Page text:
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Signing a contract with a literary journal can be exciting! But don’t let your enthusiasm get the best of you. We’ve said it before: Contracts favor the person/people who write them. Protect yourself by making sure you have a complete understanding of the hidden dangers that can be lurking in your literary journal agreement.  

Protect Your Rights Before Signing A Literary Journal Agreement

What does it mean to grant electronic rights?

“Electronic rights” means your work can appear on the literary journal’s website. But it could also mean that your work could appear in e-book form. Also, how long will your work appear online? A year? Ten years? Your electronic rights grant could mean your work will appear online with the literary journal forever.

If you think you might want to see it taken down at some point, you’ll need to negotiate that with your potential editor. You can ask for a clause that will allow the work to be removed from any digital forms upon request—but be aware that the editor may walk away from the deal if he or she doesn’t like your terms. Be forewarned: This kind of request is unusual and makes life potentially very difficult for an editor down the road.

How long will it take to be paid, to get published, or to receive your contributor copies?

In a best-case scenario, your contract should specify when these important milestones will happen. Many contracts offer a maximum time frame, such as: “writer will be paid not more than three months after publication.” If your contract doesn’t offer specific time frames, you can ask for them to be added in. Read more: How Much Money To Expect From A Literary Journal Contract.

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On what grounds are you able to withdraw your grant of rights or terminate the agreement?

Let’s say the publisher decides not to pay you after all. Or let’s say that three years go by and you still haven’t seen your poem published in the literary magazine that accepted your work. Your contract should protect you and allow you to withdraw your grant of rights under conditions that are not favorable to you.

Be sure that you understand exactly what it takes to terminate the agreement. Most literary journals will require written notice and possibly a given amount of time to remedy the situation before the termination goes into effect.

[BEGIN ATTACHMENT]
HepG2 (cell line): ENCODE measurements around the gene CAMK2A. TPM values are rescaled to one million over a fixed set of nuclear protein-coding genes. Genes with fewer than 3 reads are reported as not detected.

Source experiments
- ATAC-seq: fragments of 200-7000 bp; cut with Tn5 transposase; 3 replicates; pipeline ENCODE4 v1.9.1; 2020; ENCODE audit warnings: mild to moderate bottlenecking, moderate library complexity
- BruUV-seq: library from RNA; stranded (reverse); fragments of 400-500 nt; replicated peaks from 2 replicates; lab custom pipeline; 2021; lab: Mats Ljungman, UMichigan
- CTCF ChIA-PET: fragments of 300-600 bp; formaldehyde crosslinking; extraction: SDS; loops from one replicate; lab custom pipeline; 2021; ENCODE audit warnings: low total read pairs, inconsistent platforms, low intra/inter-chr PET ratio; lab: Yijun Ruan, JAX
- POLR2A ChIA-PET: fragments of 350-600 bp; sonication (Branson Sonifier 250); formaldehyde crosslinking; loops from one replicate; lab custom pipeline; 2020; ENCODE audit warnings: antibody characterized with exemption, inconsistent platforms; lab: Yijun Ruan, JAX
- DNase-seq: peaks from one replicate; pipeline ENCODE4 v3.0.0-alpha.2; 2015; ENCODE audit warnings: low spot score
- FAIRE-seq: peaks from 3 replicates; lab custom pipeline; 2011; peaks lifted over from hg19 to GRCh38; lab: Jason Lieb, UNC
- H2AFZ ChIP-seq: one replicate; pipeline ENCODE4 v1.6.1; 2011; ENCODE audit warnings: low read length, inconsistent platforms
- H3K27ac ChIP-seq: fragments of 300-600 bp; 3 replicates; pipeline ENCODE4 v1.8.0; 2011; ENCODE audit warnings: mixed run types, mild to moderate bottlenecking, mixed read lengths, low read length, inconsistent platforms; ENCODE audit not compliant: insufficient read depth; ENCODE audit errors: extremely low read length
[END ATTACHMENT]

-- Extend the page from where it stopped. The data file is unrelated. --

If you’re granting anthology rights, what format or medium will the anthology be published in?

If you are granting anthology rights, be sure you know whether the anthology is going to be print or digital. If you grant first North American print rights, and also grant electronic anthology rights, then your work could appear both in print and online.

Are you sure you want to grant “all rights”?

If you grant all rights, be prepared to never see your piece published anywhere else ever again. Never give away all rights; the language is too vague and broad.

Will you get final approval over the work?

Be sure you have the opportunity to review galleys for proofreading errors. And confirm that the editor won’t change your work without your permission.

No written contract?

Some literary journals do not offer a written contract. This isn’t out of the ordinary. If you are offered publication without a written contract, you may want to create an agreement of some sort so there is no confusion in the future.

Remember, It’s Okay To Negotiate

Don’t be afraid to ask for changes to your written literary journal agreement. Negotiation is an important skill for a career writer. Avoid these 5 Rookie Negotiation Mistakes That Writers Make.

Writer QuestionsQUESTION: What do you do to protect your rights?

1 Comment

  1. Steven H.

    There’s a very easy way to get around the “all rights” provision: Just rewrite it.

    Reply

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